Savings: About $112 a year, according to a study conducted by Edmunds, though it says savings can top $800 for drivers with severely underinflated tires.
7. Check the apps. To find the lowest gas price in your area, consider using the GasBuddy app or website, says Philip Reed, senior consumer advice editor for Edmunds.com -- "but remember not to drive out of your way to save. Instead look for the cheapest station along your commute."
Savings: Using the Money office's zip code, we were able to find a 50-cent price difference per gallon between the five nearest gas stations. If that differential held, it would yield almost $270 in annual savings.
8. Spend smarter. To save even more when you're at the pump, sign up for a credit card that offers cash back on gas purchases. Money recommends the American Express Blue Cash Preferred, which offers 3% cash back on gas (as well as 6% on groceries). It comes with a $75 annual fee, though the $150 signing bonus can offset that in your first year.
Savings: If you buy $500 worth of groceries and $120 of gas each month, you'll get $478 back the first year, counting the fee and bonus.
Save on Insurance
9. Shop around. Only 39% of Americans looked for new auto insurance last year, according to a study by J.D. Power. But shopping around can yield big savings, the study found. The next time you need to renew, get annual quotes from at least four companies that have low complaint ratios with the National Association of Insurance Commissioners.
Savings: Shoppers who did switch reported average savings of $388.
10. Cut coverage on older vehicles. Once your car is 10 years old or worth less than 10 times the premium, the cost of repairing it could be more than the car is worth, says Reed. Ditching collision coverage could save you up to 40%.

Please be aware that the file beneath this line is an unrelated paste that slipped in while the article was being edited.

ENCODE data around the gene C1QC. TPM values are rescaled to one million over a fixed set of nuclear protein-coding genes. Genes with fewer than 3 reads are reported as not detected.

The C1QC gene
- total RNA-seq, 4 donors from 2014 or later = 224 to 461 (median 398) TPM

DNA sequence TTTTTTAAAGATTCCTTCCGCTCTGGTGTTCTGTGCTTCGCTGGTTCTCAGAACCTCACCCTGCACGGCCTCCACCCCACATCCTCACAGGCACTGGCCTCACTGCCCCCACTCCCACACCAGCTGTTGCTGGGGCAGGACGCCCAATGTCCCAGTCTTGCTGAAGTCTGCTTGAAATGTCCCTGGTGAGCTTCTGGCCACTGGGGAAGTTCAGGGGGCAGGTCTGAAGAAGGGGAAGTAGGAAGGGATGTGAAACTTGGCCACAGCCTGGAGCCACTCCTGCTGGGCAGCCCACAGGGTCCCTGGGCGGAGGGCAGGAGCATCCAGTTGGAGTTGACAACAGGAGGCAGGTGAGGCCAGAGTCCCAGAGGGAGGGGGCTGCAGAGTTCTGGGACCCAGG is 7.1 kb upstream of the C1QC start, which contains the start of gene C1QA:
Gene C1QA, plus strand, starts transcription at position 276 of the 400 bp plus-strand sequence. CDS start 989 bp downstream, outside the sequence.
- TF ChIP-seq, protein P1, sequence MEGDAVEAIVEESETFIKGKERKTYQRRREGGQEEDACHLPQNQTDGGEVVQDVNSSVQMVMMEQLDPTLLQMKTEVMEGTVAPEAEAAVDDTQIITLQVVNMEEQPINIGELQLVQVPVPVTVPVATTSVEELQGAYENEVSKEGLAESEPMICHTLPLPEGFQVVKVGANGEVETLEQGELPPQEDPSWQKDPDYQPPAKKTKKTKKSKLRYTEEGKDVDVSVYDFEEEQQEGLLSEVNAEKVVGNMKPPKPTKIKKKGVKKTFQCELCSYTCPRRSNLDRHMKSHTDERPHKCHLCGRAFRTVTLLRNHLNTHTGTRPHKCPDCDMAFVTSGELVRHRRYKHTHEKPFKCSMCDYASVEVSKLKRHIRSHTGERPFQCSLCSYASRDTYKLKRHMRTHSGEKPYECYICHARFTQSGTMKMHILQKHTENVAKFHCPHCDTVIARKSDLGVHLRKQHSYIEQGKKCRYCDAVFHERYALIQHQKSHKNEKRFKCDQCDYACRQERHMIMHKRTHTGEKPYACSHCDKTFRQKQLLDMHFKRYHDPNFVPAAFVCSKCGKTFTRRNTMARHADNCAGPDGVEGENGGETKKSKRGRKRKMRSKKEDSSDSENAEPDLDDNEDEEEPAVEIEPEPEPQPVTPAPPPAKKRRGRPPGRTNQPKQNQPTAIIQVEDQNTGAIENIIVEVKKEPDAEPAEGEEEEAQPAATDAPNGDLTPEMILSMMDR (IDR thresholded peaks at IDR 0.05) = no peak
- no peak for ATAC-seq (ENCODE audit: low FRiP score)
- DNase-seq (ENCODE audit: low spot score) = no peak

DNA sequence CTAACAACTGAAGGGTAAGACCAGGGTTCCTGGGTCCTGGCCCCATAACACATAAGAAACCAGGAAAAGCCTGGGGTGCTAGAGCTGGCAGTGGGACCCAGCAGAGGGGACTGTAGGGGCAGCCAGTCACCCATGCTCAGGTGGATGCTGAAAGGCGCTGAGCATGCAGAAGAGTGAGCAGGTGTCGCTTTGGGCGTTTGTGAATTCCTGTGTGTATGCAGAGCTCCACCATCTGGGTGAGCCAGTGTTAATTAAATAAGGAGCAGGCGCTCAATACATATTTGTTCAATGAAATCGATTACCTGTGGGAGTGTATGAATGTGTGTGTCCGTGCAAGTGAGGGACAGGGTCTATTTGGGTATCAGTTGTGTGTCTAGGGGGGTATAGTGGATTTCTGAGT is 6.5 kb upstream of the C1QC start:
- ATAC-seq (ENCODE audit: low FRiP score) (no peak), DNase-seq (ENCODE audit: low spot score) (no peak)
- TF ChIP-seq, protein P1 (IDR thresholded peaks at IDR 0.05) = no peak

Savings: As much as $440 a year by scaling down to just injury and property damage coverage.
11. Bundle insurance policies. Insuring your home and auto with a single company could bring your rates down by about 10% a year, says Alec Gutierrez, senior market analyst of automotive insights for Kelley Blue Book.
Savings: A study of 2 billion price quotes from more than 700 companies nationwide by Consumer Reports found that bundling home and car insurance would save the average customer $97 a year. But you may get an even bigger payoff, depending on your location: Michigan residents, for instance, would save $240 by uniting the two.
12. Take your insurer for a spin. Many insurance companies now offer drivers a discount if you install a device that lets them monitor your driving habits. Progressive, for example, gives discounts of up to 30% for drivers who do not display any alarming tendencies. (Those with poor habits are not penalized. Yet.)
Savings: Up to $330 if you're well behaved.
13. Ask for a mileage discount. Work from home? Bike to the office? Some companies will offer you a discount if you drive less than the average number of miles per year, says Jeanne Salvatore of the Insurance Information Institute. A study commissioned by insuranceQuotes.com found that a person who drives 5,000 miles a year pays 8.4% less for auto insurance than someone who drives 15,000 miles a year.
Savings: $92 a year if your car travels less than 5,000 miles annually.
14. Mind your credit score. There are any number of good reasons to pay off your credit cards in full each month, but here's one more: Your credit score could also be factoring into your insurance rate. There is a 49% difference in the cost of auto insurance premiums for someone with excellent credit and someone with no credit history, a WalletHub study found. So any time your score improves, you want to ask your insurer for a discount or shop around for another policy.
Savings: $214 was the average difference paid by drivers with good credit scores and similar drivers with the best credit scores, according to a Consumer Reports study. In some states, drivers with merely good scores paid as much as $526 more a year.
15. Say no to your teenager ... A married couple can expect to pay 80% more on average for car insurance after adding a teen driver, according to an insuranceQuotes.com report. You can lessen that impact by having your teen wait to drive; 16-year-olds cause the highest spike (96%) but 19-year-olds raise your premium by only 60%. Or you can make him pay for his own insurance, though he'll end up paying 18% more as a single policy-holder than he would under your insurance plan, according to insuranceQuotes.com.
Savings: You'd pay $396 more in the first year of insuring your teen if you add him at age 16, rather than at 19.